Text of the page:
Call for help to killer cells improves cancer rejection
Sometimes it takes a long time to solve a puzzle: In 1893, German surgeon G. Reinbach discovered that tumor tissue is often infiltrated by special cells of the immune system called eosinophils. Ever since then, scientists have been trying to figure out if and how these cells, which are part of the innate immune system, are involved in cancer rejection.
"There are many studies that link the presence of eosinophils in a tumor with an improved prognosis of the disease. However, even 120 years after Reinbach's discovery, it still remained elusive whether or not eosinophils actively play a role in fighting the tumor," says Prof. Günter Hämmerling from the German Cancer Research Center (Deutsches Krebsforschungszentrum, DKFZ).
Immunologist Hämmerling hypothesized that tumor eosinophils might act as mediators that call for help to other immune cells, thus initiating an immune defense against the tumor. Most prior studies had not taken into account the involvement of other components of the immune system.
Dr. Rafael Carretero from Hämmerling's department has now been able to confirm this hypothesis. Carretero discovered that eosinophils release special agents that attract the immune system's "professional killers" into cancer tissue. These immune cells, called CD8+ T cells, then go ahead and attack the tumor.
Mice whose eosinophils had been incapacitated using antibodies exhibited poor defense mechanisms against tumors and soon succumbed to the disease. In these animals, strikingly low quantities of CD8+ T cells infiltrated the tumor. Carretero also showed that the agents released by the eosinophils are, in fact, responsible for attracting the T cells. To prove this, he used antibodies to catch these attractants. Under these circumstances, hardly any T cells invaded the tumor. Nor was it possible to attract T cells into the tumor when the researchers transplanted non-activated eosinophils, which do not produce attractants, into the mice.
An important approach in advanced cancer medicine is to treat cancer using a patient's immune cells after first arming the cells against the tumor in culture. However, these therapies often fail because insufficient numbers of T cells reach the tumor. Carretero and his colleagues therefore investigated whether the outcomes of these immunotherapies might be improved by adding eosinophils.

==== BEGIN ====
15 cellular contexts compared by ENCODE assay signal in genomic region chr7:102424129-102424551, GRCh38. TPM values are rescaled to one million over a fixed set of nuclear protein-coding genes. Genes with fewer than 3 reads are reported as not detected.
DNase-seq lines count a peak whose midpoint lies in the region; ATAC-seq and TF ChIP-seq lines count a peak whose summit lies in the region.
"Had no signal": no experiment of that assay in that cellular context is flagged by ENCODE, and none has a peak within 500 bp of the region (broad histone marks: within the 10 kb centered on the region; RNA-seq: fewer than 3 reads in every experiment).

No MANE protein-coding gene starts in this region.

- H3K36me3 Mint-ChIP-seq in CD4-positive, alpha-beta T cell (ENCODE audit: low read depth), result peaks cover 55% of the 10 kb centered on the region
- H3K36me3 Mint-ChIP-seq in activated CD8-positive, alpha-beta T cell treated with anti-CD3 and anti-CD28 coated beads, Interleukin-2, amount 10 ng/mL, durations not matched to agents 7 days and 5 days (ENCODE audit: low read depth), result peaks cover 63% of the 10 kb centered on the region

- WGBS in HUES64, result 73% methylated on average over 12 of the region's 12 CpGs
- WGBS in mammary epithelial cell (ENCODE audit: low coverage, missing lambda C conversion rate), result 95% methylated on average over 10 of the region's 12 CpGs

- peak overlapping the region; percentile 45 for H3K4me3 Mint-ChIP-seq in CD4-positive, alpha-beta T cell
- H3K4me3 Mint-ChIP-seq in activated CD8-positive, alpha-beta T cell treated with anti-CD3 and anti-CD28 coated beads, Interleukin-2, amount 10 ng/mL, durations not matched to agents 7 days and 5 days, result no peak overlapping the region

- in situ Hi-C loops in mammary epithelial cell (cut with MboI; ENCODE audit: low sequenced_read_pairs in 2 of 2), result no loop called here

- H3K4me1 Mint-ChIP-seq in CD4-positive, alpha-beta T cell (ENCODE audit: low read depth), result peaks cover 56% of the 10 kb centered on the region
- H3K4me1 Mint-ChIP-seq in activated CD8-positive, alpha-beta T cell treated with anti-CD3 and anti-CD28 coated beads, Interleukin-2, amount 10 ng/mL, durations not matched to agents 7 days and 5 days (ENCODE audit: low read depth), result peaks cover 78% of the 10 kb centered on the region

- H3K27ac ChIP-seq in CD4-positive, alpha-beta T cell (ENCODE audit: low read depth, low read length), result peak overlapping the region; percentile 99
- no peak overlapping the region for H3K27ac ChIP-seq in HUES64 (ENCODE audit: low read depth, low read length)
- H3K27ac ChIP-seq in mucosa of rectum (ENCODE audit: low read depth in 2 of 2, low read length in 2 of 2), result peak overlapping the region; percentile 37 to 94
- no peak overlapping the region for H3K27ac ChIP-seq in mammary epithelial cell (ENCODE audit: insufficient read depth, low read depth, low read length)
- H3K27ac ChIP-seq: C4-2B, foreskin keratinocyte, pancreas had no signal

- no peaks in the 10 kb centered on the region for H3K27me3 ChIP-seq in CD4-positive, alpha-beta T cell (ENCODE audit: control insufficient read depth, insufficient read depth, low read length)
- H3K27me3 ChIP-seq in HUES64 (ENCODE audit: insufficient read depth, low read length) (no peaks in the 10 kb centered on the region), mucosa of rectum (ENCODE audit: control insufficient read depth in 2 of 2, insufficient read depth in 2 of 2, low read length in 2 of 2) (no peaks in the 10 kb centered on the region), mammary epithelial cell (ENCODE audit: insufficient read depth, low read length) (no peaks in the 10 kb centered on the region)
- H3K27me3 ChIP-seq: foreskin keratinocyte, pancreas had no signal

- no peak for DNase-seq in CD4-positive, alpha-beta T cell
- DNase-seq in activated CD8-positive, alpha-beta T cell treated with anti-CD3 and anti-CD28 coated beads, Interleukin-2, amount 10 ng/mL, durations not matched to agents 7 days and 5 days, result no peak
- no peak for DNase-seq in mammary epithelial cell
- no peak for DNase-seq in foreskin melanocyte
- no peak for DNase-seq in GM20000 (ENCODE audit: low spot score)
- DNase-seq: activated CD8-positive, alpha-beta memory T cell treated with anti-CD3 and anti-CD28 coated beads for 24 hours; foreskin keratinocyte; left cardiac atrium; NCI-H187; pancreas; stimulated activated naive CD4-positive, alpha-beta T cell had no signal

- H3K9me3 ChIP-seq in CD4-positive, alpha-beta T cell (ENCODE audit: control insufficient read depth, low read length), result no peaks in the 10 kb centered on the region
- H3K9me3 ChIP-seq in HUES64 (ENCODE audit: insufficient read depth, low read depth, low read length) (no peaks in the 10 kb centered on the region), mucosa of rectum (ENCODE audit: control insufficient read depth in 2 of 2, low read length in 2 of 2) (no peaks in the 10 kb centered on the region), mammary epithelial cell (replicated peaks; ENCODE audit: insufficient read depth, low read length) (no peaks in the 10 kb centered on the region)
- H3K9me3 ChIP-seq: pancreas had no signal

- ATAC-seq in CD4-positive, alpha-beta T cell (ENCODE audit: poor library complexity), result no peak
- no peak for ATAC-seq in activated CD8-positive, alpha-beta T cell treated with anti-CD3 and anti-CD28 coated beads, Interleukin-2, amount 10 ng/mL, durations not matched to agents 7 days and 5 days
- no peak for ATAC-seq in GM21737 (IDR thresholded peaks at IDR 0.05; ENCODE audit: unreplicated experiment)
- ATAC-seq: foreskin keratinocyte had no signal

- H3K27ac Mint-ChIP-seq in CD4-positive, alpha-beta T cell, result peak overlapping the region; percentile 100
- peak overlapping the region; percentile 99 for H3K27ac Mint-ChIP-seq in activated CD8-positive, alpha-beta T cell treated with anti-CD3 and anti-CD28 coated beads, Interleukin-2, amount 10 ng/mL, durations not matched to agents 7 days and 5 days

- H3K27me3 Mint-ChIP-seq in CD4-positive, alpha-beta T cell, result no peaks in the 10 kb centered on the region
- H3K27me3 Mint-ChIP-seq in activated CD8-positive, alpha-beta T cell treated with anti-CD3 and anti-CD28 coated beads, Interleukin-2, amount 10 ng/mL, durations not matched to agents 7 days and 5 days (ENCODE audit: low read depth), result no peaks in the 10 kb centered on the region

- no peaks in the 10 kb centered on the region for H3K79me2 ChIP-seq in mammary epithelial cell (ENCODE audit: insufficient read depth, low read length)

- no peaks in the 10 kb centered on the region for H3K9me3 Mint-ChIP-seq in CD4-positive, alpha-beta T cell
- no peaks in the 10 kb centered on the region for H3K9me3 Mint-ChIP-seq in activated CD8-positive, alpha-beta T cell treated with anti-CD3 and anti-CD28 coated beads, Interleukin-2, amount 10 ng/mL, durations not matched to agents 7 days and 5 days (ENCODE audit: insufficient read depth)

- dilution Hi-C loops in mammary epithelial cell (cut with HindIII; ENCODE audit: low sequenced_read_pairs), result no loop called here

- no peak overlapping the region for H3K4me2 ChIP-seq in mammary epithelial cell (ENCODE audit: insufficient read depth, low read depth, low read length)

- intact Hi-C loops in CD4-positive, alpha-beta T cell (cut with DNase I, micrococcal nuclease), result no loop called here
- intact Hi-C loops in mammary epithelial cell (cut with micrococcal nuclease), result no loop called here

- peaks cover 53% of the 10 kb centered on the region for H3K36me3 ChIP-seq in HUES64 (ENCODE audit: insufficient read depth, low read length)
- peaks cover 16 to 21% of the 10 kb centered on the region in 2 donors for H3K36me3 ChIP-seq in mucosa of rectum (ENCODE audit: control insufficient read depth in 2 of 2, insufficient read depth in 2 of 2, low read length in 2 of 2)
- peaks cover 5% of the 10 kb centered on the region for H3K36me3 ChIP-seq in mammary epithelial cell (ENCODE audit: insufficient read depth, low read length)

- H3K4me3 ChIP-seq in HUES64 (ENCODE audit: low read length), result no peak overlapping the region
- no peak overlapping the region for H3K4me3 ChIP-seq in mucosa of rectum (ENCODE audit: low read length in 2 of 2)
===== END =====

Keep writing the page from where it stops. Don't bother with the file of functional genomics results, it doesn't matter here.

While transplantation of T cells alone had only little impact on tumor size in cancerous mice, the researchers achieved substantial regression of the cancer by transplanting both T cells and activated eosinophils. Mice that had received this combination survived significantly longer than animals in the control group that had received only T cells. In subsequent experiments, the investigators showed that eosinophils alone - in the absence of T cells - fail to improve cancer rejection.
Apart from their call for help to killer cells, eosinophils had another impact on the immediate environment of a tumor. They normalized blood vessels in the tumor, thus additionally contributing to tumor rejection.
"We have solved a 100-year-old puzzle here and we have shown that eosinophils initiate cancer rejection by sending out a molecular call for help," says Hämmerling, the study head. He adds: "This knowledge will enable us to significantly enhance cellular immunotherapies by guiding more T cells into a tumor." His team is currently studying cases in which cancer patients have been treated by immunotherapy. The researchers want to find out if and how higher levels of eosinophils correlate with better treatment outcomes.